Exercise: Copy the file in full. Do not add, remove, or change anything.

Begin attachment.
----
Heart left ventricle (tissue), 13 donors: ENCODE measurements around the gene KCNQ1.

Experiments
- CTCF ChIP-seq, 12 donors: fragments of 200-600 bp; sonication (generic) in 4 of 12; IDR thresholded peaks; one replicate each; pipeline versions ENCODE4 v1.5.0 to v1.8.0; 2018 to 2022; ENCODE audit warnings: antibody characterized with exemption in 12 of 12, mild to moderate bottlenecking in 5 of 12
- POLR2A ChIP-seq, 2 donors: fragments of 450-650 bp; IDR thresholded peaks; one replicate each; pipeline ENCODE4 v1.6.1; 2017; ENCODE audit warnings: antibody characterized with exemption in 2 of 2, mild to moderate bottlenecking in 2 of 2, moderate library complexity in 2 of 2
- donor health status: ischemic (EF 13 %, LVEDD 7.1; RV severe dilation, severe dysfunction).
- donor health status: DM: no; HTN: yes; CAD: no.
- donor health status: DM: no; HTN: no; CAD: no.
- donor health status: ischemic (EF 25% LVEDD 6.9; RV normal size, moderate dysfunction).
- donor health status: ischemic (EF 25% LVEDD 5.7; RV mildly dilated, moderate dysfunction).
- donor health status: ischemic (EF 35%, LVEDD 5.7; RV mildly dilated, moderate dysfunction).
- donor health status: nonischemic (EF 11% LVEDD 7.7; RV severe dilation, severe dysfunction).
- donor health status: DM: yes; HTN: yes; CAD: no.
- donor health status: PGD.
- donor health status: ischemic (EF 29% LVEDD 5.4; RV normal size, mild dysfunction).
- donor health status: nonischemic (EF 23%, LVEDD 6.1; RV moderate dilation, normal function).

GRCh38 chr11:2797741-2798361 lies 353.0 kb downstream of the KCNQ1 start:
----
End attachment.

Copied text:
Heart left ventricle (tissue), 13 donors: ENCODE measurements around the gene KCNQ1.

Experiments
- CTCF ChIP-seq, 12 donors: fragments of 200-600 bp; sonication (generic) in 4 of 12; IDR thresholded peaks; one replicate each; pipeline versions ENCODE4 v1.5.0 to v1.8.0; 2018 to 2022; ENCODE audit warnings: antibody characterized with exemption in 12 of 12, mild to moderate bottlenecking in 5 of 12
- POLR2A ChIP-seq, 2 donors: fragments of 450-650 bp; IDR thresholded peaks; one replicate each; pipeline ENCODE4 v1.6.1; 2017; ENCODE audit warnings: antibody characterized with exemption in 2 of 2, mild to moderate bottlenecking in 2 of 2, moderate library complexity in 2 of 2
- donor health status: ischemic (EF 13 %, LVEDD 7.1; RV severe dilation, severe dysfunction).
- donor health status: DM: no; HTN: yes; CAD: no.
- donor health status: DM: no; HTN: no; CAD: no.
- donor health status: ischemic (EF 25% LVEDD 6.9; RV normal size, moderate dysfunction).
- donor health status: ischemic (EF 25% LVEDD 5.7; RV mildly dilated, moderate dysfunction).
- donor health status: ischemic (EF 35%, LVEDD 5.7; RV mildly dilated, moderate dysfunction).
- donor health status: nonischemic (EF 11% LVEDD 7.7; RV severe dilation, severe dysfunction).
- donor health status: DM: yes; HTN: yes; CAD: no.
- donor health status: PGD.
- donor health status: ischemic (EF 29% LVEDD 5.4; RV normal size, mild dysfunction).
- donor health status: nonischemic (EF 23%, LVEDD 6.1; RV moderate dilation, normal function).

GRCh38 chr11:2797741-2798361 lies 353.0 kb downstream of the KCNQ1 start: